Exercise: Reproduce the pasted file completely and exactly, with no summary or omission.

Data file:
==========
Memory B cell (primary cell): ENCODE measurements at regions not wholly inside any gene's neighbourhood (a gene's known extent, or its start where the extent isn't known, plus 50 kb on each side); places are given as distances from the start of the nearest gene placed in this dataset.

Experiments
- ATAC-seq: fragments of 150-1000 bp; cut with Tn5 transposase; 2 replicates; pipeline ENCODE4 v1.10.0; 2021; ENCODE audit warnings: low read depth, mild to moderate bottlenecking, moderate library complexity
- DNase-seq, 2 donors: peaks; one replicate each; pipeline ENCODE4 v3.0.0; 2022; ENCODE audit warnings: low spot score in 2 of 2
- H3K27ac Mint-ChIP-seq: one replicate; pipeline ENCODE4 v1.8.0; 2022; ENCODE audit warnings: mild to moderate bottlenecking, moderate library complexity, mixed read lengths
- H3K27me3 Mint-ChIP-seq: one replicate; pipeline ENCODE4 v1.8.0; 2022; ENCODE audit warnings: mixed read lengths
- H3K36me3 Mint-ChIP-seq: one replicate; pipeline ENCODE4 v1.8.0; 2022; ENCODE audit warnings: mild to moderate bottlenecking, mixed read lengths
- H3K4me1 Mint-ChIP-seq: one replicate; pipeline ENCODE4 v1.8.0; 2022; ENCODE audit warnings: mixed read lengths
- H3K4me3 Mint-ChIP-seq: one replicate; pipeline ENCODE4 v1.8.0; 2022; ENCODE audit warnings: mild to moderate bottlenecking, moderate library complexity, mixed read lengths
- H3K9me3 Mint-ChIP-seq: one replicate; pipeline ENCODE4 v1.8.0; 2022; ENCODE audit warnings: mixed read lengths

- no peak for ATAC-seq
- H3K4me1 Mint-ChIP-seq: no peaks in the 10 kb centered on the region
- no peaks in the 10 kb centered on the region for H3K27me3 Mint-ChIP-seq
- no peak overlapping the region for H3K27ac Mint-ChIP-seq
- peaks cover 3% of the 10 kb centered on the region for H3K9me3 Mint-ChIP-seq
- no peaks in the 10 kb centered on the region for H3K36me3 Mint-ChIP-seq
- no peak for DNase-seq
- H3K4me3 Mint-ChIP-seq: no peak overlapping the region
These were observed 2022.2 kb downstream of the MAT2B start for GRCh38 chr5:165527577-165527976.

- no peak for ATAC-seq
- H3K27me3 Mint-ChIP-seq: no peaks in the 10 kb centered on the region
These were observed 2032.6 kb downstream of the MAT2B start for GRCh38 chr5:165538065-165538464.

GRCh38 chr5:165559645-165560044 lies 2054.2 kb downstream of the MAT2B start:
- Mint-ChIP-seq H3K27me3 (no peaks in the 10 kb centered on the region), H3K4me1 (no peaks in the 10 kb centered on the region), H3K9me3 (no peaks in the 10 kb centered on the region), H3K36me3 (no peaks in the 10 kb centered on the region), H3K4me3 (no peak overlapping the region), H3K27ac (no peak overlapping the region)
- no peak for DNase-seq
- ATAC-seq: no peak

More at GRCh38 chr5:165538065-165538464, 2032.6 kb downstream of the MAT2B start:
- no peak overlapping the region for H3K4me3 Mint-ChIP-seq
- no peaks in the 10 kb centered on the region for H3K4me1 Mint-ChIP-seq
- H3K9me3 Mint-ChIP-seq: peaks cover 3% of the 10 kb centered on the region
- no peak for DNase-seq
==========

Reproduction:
Memory B cell (primary cell): ENCODE measurements at regions not wholly inside any gene's neighbourhood (a gene's known extent, or its start where the extent isn't known, plus 50 kb on each side); places are given as distances from the start of the nearest gene placed in this dataset.

Experiments
- ATAC-seq: fragments of 150-1000 bp; cut with Tn5 transposase; 2 replicates; pipeline ENCODE4 v1.10.0; 2021; ENCODE audit warnings: low read depth, mild to moderate bottlenecking, moderate library complexity
- DNase-seq, 2 donors: peaks; one replicate each; pipeline ENCODE4 v3.0.0; 2022; ENCODE audit warnings: low spot score in 2 of 2
- H3K27ac Mint-ChIP-seq: one replicate; pipeline ENCODE4 v1.8.0; 2022; ENCODE audit warnings: mild to moderate bottlenecking, moderate library complexity, mixed read lengths
- H3K27me3 Mint-ChIP-seq: one replicate; pipeline ENCODE4 v1.8.0; 2022; ENCODE audit warnings: mixed read lengths
- H3K36me3 Mint-ChIP-seq: one replicate; pipeline ENCODE4 v1.8.0; 2022; ENCODE audit warnings: mild to moderate bottlenecking, mixed read lengths
- H3K4me1 Mint-ChIP-seq: one replicate; pipeline ENCODE4 v1.8.0; 2022; ENCODE audit warnings: mixed read lengths
- H3K4me3 Mint-ChIP-seq: one replicate; pipeline ENCODE4 v1.8.0; 2022; ENCODE audit warnings: mild to moderate bottlenecking, moderate library complexity, mixed read lengths
- H3K9me3 Mint-ChIP-seq: one replicate; pipeline ENCODE4 v1.8.0; 2022; ENCODE audit warnings: mixed read lengths

- no peak for ATAC-seq
- H3K4me1 Mint-ChIP-seq: no peaks in the 10 kb centered on the region
- no peaks in the 10 kb centered on the region for H3K27me3 Mint-ChIP-seq
- no peak overlapping the region for H3K27ac Mint-ChIP-seq
- peaks cover 3% of the 10 kb centered on the region for H3K9me3 Mint-ChIP-seq
- no peaks in the 10 kb centered on the region for H3K36me3 Mint-ChIP-seq
- no peak for DNase-seq
- H3K4me3 Mint-ChIP-seq: no peak overlapping the region
These were observed 2022.2 kb downstream of the MAT2B start for GRCh38 chr5:165527577-165527976.

- no peak for ATAC-seq
- H3K27me3 Mint-ChIP-seq: no peaks in the 10 kb centered on the region
These were observed 2032.6 kb downstream of the MAT2B start for GRCh38 chr5:165538065-165538464.

GRCh38 chr5:165559645-165560044 lies 2054.2 kb downstream of the MAT2B start:
- Mint-ChIP-seq H3K27me3 (no peaks in the 10 kb centered on the region), H3K4me1 (no peaks in the 10 kb centered on the region), H3K9me3 (no peaks in the 10 kb centered on the region), H3K36me3 (no peaks in the 10 kb centered on the region), H3K4me3 (no peak overlapping the region), H3K27ac (no peak overlapping the region)
- no peak for DNase-seq
- ATAC-seq: no peak

More at GRCh38 chr5:165538065-165538464, 2032.6 kb downstream of the MAT2B start:
- no peak overlapping the region for H3K4me3 Mint-ChIP-seq
- no peaks in the 10 kb centered on the region for H3K4me1 Mint-ChIP-seq
- H3K9me3 Mint-ChIP-seq: peaks cover 3% of the 10 kb centered on the region
- no peak for DNase-seq